For SGA, the question was how to create something that could be responsive to light and air – so important for passive heating and cooling – when every outlook is compromised and the view is almost to the south. The answer – surprisingly – wasn’t in closing the house down, but in opening it up. Carefully. “The key to the house is transparency,” says de Pont. “We had poor solar access and didn’t want it to be too in your face – so a little of it was trying to play that down.”
De Pont and Dave Strachan, along with the team at SGA, refined the plan down a little: they pulled each shed 400 millimetres apart and then worked to make the house both beautiful and environmentally friendly. The three gabled forms are built from steel portal frames with timber inserts, pulled back to the street boundary on one side and the northern boundary on the other, to maximise the size of the courtyard.
It’s a big house but it feels lightweight thanks to big windows that open up on almost every side bringing in light, views and the all-important sun, while a variety of screening methods give the family privacy and the ability to direct wind and sun.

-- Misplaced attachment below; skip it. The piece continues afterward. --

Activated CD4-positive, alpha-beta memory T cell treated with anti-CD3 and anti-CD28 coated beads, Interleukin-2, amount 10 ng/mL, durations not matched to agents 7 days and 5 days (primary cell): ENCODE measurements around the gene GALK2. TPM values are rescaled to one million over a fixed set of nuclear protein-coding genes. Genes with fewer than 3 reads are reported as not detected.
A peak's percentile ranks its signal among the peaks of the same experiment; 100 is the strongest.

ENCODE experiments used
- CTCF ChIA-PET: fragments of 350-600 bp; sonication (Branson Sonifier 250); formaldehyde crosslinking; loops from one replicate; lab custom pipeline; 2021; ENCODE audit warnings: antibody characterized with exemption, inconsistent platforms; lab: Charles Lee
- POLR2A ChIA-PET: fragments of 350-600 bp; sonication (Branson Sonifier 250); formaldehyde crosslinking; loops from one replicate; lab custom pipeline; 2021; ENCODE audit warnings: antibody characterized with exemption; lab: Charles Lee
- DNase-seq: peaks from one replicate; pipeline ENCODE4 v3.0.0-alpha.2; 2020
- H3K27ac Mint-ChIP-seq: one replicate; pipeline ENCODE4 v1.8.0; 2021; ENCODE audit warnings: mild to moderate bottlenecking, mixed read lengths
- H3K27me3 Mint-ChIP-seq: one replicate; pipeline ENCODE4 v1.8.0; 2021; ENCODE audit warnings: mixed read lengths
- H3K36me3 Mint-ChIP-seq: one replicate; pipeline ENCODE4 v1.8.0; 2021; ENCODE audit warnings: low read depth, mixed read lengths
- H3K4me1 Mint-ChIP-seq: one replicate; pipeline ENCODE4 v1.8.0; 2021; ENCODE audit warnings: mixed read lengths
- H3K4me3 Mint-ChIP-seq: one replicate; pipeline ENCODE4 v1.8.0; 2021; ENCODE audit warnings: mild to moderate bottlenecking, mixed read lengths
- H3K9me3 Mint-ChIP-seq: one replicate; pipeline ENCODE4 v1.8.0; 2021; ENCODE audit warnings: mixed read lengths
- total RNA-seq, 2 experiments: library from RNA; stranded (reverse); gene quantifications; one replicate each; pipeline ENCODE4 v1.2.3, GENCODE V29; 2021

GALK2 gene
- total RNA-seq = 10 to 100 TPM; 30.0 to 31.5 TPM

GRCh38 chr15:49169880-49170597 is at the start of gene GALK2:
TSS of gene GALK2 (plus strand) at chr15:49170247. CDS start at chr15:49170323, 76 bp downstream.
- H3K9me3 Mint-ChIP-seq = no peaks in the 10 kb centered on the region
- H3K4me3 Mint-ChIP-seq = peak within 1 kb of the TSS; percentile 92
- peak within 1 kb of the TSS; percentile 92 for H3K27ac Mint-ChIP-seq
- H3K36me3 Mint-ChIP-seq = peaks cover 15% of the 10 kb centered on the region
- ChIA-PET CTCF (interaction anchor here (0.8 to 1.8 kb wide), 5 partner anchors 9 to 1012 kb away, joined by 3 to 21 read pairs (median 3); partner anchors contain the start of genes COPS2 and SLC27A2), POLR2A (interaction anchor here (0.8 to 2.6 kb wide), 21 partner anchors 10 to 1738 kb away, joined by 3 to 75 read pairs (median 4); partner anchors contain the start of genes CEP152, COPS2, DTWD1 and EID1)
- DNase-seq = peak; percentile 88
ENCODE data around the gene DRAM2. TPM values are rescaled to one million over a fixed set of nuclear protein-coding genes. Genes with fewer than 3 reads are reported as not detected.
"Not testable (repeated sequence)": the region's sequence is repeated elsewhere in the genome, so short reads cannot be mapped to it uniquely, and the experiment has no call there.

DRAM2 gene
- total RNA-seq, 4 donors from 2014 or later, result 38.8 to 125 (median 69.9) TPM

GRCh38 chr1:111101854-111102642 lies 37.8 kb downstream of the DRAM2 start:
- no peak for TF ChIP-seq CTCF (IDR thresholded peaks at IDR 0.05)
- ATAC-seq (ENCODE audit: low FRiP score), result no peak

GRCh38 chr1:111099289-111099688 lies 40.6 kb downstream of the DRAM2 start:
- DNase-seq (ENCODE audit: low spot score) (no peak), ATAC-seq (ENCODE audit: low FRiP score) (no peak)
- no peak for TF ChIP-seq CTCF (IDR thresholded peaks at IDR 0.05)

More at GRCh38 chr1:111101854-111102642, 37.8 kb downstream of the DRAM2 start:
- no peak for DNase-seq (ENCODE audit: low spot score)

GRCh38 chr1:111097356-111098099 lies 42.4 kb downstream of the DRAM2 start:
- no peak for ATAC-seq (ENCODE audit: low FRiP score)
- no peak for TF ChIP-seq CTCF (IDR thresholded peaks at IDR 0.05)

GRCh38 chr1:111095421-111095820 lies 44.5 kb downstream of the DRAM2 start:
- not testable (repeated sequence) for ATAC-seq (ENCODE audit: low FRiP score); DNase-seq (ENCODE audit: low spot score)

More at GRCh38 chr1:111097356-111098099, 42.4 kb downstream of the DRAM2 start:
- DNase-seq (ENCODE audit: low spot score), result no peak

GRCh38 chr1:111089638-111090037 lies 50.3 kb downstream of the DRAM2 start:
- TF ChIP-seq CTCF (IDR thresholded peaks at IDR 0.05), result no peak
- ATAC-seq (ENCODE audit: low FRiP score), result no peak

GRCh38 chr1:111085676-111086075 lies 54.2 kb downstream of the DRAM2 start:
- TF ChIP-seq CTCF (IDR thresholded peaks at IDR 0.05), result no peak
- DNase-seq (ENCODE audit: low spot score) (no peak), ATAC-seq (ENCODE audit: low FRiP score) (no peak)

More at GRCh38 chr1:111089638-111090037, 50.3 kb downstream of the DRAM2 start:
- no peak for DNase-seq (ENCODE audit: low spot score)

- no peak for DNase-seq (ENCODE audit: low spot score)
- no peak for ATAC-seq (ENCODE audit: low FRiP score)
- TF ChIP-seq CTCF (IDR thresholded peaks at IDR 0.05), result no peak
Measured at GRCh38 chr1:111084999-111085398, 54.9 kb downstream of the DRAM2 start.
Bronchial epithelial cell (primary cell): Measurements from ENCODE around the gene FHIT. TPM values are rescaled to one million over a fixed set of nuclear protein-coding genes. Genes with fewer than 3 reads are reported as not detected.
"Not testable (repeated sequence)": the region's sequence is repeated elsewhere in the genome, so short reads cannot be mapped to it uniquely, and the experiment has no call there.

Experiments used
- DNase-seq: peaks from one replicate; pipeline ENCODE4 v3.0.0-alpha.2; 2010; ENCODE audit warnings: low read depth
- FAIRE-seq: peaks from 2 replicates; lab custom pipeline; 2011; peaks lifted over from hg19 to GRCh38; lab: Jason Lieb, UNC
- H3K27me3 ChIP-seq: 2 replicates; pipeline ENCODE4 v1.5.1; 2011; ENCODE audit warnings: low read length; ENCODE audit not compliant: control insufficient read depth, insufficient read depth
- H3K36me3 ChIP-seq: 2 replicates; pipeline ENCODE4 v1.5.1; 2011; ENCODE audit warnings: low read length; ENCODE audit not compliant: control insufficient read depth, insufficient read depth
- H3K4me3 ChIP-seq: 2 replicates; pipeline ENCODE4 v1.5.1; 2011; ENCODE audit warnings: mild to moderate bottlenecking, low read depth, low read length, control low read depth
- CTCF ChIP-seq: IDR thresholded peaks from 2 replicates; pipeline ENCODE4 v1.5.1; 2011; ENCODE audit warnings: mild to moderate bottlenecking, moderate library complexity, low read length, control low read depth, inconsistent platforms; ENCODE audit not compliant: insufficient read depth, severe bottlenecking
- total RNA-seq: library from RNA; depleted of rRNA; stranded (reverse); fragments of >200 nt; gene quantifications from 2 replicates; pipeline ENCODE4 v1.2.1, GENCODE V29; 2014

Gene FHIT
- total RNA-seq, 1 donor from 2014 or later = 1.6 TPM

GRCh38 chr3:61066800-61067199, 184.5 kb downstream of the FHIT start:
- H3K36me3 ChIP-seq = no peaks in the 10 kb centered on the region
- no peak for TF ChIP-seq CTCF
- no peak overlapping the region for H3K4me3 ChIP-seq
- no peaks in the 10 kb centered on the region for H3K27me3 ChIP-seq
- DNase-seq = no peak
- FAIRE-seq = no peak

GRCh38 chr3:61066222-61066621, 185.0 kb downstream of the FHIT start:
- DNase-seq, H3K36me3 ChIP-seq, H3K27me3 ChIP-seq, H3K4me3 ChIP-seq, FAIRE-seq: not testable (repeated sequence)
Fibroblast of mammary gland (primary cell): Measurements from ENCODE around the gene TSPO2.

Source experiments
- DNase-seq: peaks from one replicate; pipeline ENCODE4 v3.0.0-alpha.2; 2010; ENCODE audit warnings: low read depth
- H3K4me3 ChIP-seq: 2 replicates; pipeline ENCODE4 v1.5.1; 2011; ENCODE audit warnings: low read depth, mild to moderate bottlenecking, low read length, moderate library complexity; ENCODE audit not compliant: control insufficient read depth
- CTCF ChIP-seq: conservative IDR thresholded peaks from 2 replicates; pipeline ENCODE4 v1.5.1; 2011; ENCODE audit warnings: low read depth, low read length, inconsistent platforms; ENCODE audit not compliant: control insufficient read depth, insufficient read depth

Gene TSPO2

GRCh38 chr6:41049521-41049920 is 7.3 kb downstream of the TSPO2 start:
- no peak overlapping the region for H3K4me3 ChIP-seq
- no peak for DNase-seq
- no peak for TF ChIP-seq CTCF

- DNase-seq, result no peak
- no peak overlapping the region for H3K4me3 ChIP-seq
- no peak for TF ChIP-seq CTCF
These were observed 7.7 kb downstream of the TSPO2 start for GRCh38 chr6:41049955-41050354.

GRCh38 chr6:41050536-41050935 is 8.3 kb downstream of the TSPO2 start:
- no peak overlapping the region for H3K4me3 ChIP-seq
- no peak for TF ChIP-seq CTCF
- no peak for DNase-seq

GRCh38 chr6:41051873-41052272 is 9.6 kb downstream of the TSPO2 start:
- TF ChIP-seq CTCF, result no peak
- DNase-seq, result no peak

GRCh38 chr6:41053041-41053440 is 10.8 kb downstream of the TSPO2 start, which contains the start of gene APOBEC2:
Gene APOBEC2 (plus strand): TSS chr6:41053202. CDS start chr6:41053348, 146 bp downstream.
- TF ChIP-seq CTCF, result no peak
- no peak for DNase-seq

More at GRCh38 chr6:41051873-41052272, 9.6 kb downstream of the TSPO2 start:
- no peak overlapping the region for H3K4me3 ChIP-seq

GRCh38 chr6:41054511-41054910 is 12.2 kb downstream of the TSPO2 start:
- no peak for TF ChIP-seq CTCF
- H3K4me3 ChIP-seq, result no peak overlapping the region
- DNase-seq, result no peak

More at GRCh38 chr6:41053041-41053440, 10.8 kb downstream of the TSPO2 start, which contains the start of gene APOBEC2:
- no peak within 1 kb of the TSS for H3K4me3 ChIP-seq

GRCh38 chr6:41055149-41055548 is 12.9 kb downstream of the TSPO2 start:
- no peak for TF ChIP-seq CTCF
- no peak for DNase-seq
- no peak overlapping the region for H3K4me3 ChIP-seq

In winter, the floors are heated up by the sun during the day and release their heat at night. In summer, the house opens up completely: huge openings allow the breeze to waft through the house. Here, the master bedroom’s window drops down to become a balustrade, allowing gentle summer ocean breezes in. The steel screens provide privacy and can be turned around to block sun or wind. In the heat of summer, the windows stay open all day to allow cool air in.
Meanwhile, downstairs in the living room, huge doors open over a shallow pool, cooling the air on its way into the house. “Because they are sailors, they understand the breeze and the sun,” says de Pont. “And Greg’s home a lot, so the idea is the house can be tuned like a boat.